Out of the Furnace is a frustrating misfire, made all the more dispiriting by the unwarranted high caliber of acting talent it attracted. As writer/director Scott Cooper’s second feature film, its most lasting impact is the recognition that his first film, Crazy Heart, also wasn’t very good. If you missed it during its miniscule theatrical run at the end of last year, its rapid appearance on Blu-ray also speaks volumes about its position as an underachiever.
The film’s biggest flaw is that Cooper doesn’t know what he wants it to be: a tale of brotherly bonding, an ex-con’s redemption story, or a brutal revenge drama. Instead, we get a bit of all, with subplots of lost love and underground fight culture thrown in for good measure. It’s hard to imagine how such a flawed and unsavory script won over the stellar cast, aside from perhaps leading them to believe they had potential accolades to gain from playing mostly gritty, low-class losers.
Russell Baze (Christian Bale) is a dedicated factory worker who has followed in his father’s footsteps by remaining in the same oppresive Pennsylvania hometown and dead-end job. He has a great relationship with his girlfriend (Zoe Saldana) but a so-so relationship with his younger brother Rodney (Casey Affleck), a war veteran who can’t find his way in civilian life. Russell wants his brother to settle down and get a stable job at the factory like him, but his brother is more interested in gambling and illegal fighting for money.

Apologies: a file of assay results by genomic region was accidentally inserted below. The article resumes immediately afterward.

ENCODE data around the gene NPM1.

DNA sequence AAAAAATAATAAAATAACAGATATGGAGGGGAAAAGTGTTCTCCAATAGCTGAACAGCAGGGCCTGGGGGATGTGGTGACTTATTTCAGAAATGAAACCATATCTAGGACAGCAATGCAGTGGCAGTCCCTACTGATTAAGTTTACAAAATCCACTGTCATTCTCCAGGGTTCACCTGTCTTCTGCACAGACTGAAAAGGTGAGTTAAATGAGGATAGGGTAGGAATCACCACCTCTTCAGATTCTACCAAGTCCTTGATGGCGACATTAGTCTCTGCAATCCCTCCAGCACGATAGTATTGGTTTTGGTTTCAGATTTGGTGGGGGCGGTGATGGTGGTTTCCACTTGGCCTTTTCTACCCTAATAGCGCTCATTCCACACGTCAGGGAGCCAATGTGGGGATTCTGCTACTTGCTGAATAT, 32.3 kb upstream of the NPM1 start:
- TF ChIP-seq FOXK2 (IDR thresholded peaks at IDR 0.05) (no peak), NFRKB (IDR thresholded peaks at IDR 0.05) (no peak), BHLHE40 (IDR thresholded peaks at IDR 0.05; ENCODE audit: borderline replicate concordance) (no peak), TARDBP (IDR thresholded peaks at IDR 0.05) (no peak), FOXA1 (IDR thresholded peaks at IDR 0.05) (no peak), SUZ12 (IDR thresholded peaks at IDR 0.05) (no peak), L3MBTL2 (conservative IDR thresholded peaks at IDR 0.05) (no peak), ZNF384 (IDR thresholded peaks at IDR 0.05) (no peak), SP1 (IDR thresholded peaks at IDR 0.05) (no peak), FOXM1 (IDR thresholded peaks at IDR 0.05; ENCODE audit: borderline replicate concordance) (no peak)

When Russell is involved in a severe car accident, he ends up getting sent to prison for vehicular manslaughter. Oddly, it’s never explained how long he’s incarcerated. Could be a few months, could be 5+ years, but the end result is that he faces a different world when he gets out, with his girlfriend gone into the arms of a local cop (Forest Whitaker) and his brother disappearing even further into depression and self-destructive fighting. Saldana and Whitaker play such ancillary and entirely insignificant characters that there’s really no justification for their inclusion, just as there’s no reason for the prison scenes or any of the events leading up to that point. For all intents and purposes, the film’s first act is entirely superfluous.
Rodney’s never-ending quest for cash leads him to New Jersey, where he fights at an event staged by the violent and volatile Harlan DeGroat (Woody Harrelson), the local crime kingpin who is feared by everyone including the cops. Not surprisingly, things don’t go very well for Rodney, setting in motion a revenge quest by Russell. That mission isn’t set up until the last third of the film, yet another structural deficiency in the wobbly script that bounces from plot to plot like a pinball.
Bale is believable as the virtuous factory worker, but Harrelson gets the most mileage out of his juicy villain role, made all the more impressive in comparison to his part in the recently completed True Detective. Here he’s a sinewy and deeply menacing drug addict, a far cry from his TV role as a dimwitted and dumpy conservative cop. Affleck does ok, although he’s more impressive in the fight scenes than the dramatic acting.
The Blu-ray’s technical specs are very good, with the soul-crushing grime of the locations conveyed in almost too-precise hi def. The DTS-HD 5.1 Master Audio soundtrack doesn’t get much of a workout except for the fight scenes, which have excellent surround and bone-crunching bass.
Bonus features are strictly of the talent ego-stroking variety including a conversation with Cooper about his inspiration for the film, brief interviews with the stars about their initial interest in acting, a look at the making of the fight scenes, and the genesis of the soundtrack.